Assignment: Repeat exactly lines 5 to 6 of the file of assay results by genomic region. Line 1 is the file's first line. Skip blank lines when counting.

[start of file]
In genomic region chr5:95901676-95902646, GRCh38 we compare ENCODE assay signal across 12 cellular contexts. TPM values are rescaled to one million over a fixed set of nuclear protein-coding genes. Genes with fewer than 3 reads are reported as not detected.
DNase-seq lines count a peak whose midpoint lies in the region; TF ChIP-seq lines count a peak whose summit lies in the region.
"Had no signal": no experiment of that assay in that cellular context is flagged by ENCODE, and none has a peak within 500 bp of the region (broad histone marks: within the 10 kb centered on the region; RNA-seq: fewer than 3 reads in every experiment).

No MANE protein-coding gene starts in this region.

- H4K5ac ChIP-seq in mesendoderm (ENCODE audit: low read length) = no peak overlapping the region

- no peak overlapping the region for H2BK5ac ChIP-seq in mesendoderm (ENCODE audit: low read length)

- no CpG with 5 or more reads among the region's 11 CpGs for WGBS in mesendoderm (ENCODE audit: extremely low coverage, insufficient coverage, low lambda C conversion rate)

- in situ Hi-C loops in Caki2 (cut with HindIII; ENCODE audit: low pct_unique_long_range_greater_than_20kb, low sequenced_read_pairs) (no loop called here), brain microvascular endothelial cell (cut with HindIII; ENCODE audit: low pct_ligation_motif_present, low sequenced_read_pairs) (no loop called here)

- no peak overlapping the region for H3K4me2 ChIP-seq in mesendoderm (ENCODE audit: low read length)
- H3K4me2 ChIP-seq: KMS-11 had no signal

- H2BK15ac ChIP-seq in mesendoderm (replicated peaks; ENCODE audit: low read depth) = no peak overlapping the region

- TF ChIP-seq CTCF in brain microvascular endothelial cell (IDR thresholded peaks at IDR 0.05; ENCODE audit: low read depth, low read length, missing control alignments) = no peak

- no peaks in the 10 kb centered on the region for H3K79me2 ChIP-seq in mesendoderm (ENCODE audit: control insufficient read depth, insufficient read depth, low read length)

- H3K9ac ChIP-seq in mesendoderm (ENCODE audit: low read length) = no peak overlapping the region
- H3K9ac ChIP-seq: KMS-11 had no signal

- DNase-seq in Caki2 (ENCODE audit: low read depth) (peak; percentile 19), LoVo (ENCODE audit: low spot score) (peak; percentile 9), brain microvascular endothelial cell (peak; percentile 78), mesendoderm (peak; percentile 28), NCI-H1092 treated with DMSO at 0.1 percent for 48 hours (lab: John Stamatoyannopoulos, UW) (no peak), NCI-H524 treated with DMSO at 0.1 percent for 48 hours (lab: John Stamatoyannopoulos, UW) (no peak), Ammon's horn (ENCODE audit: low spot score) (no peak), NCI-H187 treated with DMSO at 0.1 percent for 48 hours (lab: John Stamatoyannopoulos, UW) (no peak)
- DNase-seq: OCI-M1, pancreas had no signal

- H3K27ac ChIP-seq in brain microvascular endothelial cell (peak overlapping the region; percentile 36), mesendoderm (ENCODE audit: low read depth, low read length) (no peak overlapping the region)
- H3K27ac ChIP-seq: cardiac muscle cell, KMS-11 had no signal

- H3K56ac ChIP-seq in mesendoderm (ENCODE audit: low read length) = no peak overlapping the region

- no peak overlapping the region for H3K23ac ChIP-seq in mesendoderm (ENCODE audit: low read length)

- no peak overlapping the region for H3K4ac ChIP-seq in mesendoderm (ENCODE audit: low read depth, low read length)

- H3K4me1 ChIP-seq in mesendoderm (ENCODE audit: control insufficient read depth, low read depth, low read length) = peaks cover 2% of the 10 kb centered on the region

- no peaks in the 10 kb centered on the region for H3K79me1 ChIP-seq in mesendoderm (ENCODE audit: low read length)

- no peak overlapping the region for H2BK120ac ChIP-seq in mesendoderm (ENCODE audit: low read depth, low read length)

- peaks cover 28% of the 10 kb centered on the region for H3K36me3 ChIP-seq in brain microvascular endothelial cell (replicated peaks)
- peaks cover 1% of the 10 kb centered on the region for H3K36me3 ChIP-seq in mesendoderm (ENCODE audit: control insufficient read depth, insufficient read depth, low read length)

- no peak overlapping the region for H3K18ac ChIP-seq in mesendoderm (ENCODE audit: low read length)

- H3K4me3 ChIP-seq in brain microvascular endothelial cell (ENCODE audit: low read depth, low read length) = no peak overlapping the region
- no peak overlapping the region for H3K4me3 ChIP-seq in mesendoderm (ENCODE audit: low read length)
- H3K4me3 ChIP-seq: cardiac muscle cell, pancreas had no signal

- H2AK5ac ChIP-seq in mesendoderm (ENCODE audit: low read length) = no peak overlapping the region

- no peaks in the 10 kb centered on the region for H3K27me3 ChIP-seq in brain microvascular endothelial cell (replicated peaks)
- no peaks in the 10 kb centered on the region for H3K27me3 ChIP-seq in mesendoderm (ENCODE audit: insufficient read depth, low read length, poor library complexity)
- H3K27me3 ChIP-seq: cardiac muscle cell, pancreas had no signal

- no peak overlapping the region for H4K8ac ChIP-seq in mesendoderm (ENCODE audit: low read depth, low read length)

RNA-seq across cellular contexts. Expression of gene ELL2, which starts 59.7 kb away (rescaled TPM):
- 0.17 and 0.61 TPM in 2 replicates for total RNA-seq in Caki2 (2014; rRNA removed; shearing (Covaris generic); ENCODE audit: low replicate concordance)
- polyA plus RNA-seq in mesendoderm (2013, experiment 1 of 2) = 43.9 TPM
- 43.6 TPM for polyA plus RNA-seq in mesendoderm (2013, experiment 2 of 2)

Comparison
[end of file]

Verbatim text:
- H4K5ac ChIP-seq in mesendoderm (ENCODE audit: low read length) = no peak overlapping the region

- no peak overlapping the region for H2BK5ac ChIP-seq in mesendoderm (ENCODE audit: low read length)